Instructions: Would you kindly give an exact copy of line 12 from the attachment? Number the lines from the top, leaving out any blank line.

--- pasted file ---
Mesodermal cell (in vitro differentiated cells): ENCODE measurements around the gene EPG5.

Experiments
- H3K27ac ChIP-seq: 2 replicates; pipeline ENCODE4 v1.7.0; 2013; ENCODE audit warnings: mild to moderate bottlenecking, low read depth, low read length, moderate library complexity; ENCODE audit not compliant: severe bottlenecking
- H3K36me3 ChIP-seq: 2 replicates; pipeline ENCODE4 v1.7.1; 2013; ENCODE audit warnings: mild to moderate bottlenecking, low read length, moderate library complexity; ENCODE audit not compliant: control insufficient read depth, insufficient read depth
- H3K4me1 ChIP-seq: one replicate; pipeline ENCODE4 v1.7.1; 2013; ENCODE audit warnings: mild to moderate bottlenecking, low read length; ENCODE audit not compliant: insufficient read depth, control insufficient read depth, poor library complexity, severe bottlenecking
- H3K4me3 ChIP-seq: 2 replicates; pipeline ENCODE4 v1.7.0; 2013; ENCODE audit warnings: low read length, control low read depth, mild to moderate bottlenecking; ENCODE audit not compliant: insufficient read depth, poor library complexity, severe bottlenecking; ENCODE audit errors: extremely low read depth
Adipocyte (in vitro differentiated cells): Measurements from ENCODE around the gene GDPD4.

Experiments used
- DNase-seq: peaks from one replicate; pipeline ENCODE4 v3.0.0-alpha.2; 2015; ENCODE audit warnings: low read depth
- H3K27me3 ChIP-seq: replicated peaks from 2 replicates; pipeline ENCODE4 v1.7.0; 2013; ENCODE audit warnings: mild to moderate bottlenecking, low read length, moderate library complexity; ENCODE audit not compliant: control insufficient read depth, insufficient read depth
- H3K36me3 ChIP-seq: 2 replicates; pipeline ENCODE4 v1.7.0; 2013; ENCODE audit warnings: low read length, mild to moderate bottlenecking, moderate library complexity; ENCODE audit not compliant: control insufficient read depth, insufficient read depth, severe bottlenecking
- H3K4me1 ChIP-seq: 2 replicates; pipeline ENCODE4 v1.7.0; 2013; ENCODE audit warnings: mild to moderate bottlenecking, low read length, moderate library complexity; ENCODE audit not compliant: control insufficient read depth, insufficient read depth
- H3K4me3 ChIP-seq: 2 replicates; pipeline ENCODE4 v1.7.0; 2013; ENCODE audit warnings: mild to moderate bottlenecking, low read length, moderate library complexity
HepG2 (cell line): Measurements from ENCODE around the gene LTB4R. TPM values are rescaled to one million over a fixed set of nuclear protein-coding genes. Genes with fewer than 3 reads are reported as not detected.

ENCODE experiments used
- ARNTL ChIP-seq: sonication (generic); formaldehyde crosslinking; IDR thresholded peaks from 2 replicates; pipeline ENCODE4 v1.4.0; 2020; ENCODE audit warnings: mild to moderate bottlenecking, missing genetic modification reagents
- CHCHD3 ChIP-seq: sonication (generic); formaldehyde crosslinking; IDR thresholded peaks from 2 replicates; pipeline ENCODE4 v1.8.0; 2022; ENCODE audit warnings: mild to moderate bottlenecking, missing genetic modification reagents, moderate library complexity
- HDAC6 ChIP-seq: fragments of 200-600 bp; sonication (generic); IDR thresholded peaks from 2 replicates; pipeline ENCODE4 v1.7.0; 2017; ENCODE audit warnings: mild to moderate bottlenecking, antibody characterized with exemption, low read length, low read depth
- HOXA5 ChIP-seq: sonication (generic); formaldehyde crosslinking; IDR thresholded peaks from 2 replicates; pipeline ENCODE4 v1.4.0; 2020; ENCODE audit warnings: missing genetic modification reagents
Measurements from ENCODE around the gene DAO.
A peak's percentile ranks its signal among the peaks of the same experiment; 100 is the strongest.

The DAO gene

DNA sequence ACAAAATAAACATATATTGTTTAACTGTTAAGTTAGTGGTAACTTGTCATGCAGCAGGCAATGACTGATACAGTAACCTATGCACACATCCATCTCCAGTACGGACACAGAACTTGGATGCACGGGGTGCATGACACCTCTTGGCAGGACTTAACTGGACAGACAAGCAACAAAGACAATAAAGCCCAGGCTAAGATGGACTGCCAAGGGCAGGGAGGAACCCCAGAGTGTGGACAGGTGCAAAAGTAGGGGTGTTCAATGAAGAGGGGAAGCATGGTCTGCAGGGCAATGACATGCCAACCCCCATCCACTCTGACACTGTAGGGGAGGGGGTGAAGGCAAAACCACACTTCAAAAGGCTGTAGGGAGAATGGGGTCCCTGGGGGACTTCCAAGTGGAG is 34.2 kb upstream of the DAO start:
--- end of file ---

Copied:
- H3K4me1 ChIP-seq: 2 replicates; pipeline ENCODE4 v1.7.0; 2013; ENCODE audit warnings: mild to moderate bottlenecking, low read length, moderate library complexity; ENCODE audit not compliant: control insufficient read depth, insufficient read depth